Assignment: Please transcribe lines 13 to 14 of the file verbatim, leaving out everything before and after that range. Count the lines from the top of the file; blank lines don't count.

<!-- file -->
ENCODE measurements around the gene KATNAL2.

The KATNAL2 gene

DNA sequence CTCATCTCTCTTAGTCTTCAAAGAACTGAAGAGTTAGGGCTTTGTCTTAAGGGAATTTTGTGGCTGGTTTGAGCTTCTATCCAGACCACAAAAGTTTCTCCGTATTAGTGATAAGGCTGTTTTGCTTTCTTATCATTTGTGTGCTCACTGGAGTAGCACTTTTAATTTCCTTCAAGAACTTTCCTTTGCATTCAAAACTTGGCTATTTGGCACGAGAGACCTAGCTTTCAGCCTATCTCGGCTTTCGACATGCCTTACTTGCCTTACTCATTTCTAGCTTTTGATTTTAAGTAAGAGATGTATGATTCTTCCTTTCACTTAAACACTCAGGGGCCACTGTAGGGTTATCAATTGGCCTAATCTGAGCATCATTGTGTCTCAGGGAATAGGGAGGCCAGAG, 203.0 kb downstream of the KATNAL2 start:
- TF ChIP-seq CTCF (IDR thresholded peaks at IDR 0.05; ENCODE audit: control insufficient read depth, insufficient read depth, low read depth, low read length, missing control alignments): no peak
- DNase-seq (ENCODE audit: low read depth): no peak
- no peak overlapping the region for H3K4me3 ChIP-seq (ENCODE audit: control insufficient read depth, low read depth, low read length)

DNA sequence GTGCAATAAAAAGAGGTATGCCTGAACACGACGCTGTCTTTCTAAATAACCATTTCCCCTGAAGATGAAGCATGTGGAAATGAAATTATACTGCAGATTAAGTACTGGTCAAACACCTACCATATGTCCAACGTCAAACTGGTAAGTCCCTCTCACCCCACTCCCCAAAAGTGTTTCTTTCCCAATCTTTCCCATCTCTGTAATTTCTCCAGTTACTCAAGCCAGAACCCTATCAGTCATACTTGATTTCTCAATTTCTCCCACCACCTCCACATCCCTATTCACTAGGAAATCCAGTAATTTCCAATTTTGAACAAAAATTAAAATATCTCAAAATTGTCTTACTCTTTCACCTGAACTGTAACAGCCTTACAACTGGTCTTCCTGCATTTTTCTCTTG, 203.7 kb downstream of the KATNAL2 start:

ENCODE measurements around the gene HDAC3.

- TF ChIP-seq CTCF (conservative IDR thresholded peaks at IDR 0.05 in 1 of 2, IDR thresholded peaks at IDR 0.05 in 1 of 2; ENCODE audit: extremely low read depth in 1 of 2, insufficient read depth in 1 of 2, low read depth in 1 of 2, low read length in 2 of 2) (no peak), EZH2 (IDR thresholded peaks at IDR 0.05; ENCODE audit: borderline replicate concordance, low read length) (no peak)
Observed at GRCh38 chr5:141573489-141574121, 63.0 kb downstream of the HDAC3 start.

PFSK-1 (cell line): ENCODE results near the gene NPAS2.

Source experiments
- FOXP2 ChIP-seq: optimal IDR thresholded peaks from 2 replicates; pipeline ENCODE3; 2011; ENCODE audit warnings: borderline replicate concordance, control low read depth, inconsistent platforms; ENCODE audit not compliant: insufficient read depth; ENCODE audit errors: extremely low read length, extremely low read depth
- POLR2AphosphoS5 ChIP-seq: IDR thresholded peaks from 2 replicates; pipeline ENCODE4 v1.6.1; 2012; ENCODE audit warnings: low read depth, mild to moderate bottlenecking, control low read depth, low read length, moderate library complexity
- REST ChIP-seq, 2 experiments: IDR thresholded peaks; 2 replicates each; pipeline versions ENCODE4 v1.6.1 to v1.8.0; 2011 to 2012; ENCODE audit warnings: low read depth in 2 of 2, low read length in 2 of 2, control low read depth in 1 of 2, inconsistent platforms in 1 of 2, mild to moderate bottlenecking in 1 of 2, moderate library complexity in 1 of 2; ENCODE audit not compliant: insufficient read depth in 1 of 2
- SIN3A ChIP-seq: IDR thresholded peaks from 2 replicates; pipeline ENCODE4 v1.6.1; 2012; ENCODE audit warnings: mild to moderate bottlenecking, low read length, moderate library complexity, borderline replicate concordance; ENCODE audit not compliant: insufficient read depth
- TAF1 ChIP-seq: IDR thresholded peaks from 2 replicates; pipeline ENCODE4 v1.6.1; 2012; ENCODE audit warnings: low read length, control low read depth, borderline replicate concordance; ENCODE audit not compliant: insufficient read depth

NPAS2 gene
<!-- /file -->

- FOXP2 ChIP-seq: optimal IDR thresholded peaks from 2 replicates; pipeline ENCODE3; 2011; ENCODE audit warnings: borderline replicate concordance, control low read depth, inconsistent platforms; ENCODE audit not compliant: insufficient read depth; ENCODE audit errors: extremely low read length, extremely low read depth
- POLR2AphosphoS5 ChIP-seq: IDR thresholded peaks from 2 replicates; pipeline ENCODE4 v1.6.1; 2012; ENCODE audit warnings: low read depth, mild to moderate bottlenecking, control low read depth, low read length, moderate library complexity